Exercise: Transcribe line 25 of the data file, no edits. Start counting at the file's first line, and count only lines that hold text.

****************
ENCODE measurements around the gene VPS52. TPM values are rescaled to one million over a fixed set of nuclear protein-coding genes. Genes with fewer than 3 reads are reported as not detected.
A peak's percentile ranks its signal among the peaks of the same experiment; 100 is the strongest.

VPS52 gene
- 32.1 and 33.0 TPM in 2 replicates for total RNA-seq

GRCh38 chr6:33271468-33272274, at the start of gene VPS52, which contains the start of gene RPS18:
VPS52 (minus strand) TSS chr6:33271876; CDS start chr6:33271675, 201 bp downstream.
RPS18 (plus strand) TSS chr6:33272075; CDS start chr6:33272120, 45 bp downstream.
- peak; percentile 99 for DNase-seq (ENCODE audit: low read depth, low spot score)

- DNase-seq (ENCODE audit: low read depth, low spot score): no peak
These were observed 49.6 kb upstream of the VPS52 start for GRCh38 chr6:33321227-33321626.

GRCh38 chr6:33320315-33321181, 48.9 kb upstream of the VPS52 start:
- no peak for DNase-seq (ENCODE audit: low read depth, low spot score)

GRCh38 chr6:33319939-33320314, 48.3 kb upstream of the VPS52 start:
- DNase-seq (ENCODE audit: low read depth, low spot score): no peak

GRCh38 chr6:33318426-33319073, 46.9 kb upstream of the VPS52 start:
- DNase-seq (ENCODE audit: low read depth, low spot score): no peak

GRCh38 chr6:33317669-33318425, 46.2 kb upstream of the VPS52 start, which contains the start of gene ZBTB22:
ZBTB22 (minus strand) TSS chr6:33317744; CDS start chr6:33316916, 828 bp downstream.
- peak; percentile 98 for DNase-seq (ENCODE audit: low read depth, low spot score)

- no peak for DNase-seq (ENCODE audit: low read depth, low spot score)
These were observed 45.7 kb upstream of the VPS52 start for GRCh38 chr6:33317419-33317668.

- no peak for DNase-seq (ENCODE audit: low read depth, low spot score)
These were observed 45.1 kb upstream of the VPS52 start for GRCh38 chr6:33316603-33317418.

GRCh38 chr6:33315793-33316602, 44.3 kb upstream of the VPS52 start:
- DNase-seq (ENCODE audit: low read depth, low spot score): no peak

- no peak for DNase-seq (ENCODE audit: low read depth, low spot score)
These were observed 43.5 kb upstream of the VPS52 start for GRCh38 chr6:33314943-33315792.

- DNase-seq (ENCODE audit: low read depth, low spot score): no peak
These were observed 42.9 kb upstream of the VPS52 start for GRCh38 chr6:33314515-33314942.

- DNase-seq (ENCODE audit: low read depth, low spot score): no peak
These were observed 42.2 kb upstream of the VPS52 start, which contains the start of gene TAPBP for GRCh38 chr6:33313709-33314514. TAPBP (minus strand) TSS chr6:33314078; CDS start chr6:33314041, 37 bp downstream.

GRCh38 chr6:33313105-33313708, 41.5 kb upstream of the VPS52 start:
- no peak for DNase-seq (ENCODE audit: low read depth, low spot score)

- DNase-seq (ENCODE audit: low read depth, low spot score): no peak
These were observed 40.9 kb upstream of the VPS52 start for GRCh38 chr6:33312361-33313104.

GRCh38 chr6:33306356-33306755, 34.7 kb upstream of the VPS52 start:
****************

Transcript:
- DNase-seq (ENCODE audit: low read depth, low spot score): no peak